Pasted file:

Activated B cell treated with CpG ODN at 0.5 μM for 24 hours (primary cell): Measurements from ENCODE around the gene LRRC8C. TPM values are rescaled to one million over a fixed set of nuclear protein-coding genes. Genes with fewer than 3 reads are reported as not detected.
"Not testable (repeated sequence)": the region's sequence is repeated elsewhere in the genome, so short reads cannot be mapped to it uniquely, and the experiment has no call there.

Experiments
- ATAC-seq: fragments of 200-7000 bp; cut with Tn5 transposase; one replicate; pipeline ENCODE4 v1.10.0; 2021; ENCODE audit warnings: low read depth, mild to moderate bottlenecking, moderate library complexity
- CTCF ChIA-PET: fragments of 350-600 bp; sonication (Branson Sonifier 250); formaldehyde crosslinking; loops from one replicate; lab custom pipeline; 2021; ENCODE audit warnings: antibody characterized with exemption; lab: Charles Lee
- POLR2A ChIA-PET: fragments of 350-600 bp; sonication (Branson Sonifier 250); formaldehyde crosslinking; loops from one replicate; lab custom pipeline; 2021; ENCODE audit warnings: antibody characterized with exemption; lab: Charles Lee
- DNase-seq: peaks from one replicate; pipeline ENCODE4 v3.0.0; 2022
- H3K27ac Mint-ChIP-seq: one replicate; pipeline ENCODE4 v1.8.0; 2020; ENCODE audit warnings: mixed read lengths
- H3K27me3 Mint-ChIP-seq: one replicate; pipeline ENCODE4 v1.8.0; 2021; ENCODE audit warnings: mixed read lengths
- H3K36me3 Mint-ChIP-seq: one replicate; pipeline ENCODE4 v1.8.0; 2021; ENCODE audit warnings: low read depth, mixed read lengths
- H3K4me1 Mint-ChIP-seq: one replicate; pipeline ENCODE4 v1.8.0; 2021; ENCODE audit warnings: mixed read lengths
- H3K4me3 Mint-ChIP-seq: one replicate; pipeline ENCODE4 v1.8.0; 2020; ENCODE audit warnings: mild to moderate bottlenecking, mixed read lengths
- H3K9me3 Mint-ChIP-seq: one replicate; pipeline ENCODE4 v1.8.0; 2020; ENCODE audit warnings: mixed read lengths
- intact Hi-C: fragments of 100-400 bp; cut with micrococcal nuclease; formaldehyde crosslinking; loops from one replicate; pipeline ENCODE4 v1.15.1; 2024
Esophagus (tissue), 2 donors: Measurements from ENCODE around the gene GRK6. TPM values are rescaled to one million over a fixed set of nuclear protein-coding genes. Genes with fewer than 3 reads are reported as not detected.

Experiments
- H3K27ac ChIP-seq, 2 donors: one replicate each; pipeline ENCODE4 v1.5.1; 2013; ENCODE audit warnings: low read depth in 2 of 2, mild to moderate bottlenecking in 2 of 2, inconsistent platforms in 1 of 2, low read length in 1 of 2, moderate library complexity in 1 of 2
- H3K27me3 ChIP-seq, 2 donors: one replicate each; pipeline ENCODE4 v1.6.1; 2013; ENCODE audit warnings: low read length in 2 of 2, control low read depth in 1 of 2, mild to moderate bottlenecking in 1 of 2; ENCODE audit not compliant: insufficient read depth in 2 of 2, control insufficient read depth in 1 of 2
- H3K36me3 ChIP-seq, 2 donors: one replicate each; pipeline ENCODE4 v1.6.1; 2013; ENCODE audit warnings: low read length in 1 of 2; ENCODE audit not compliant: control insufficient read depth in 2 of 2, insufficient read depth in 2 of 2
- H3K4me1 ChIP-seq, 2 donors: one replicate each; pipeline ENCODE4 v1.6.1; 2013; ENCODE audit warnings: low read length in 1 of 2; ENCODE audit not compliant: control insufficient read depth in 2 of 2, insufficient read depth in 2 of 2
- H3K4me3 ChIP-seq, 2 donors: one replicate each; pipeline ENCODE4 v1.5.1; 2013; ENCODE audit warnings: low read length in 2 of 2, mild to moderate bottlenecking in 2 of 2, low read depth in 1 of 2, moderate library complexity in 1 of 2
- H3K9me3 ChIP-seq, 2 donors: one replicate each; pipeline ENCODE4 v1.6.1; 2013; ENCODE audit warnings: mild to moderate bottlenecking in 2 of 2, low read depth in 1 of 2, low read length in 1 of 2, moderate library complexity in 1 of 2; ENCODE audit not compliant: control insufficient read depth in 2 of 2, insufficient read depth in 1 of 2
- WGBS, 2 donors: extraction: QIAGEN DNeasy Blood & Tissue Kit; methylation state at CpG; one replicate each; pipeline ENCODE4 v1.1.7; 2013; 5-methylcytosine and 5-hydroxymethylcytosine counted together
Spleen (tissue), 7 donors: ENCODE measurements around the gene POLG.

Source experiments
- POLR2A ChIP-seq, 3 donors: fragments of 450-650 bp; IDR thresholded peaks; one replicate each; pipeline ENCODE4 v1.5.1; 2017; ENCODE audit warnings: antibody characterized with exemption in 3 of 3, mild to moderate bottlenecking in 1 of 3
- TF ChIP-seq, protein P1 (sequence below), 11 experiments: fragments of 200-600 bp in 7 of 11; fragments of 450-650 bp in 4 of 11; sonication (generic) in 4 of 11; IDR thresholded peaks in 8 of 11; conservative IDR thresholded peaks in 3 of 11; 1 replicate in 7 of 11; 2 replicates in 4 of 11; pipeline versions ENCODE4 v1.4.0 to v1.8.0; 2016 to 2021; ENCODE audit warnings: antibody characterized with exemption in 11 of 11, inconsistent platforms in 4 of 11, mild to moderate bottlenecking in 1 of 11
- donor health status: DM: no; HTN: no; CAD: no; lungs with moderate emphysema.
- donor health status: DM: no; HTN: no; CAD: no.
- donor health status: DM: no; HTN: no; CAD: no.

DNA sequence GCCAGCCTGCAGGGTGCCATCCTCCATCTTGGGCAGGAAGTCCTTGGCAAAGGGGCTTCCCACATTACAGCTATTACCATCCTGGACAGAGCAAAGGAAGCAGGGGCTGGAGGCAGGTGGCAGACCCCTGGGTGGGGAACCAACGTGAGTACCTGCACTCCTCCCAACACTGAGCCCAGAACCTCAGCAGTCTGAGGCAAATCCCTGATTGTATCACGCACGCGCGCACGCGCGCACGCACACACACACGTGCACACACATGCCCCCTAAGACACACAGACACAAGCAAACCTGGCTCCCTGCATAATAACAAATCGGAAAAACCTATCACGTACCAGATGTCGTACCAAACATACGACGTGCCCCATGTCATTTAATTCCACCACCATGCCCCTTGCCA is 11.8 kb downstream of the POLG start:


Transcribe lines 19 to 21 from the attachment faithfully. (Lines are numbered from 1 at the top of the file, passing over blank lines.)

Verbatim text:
- H3K36me3 ChIP-seq, 2 donors: one replicate each; pipeline ENCODE4 v1.6.1; 2013; ENCODE audit warnings: low read length in 1 of 2; ENCODE audit not compliant: control insufficient read depth in 2 of 2, insufficient read depth in 2 of 2
- H3K4me1 ChIP-seq, 2 donors: one replicate each; pipeline ENCODE4 v1.6.1; 2013; ENCODE audit warnings: low read length in 1 of 2; ENCODE audit not compliant: control insufficient read depth in 2 of 2, insufficient read depth in 2 of 2
- H3K4me3 ChIP-seq, 2 donors: one replicate each; pipeline ENCODE4 v1.5.1; 2013; ENCODE audit warnings: low read length in 2 of 2, mild to moderate bottlenecking in 2 of 2, low read depth in 1 of 2, moderate library complexity in 1 of 2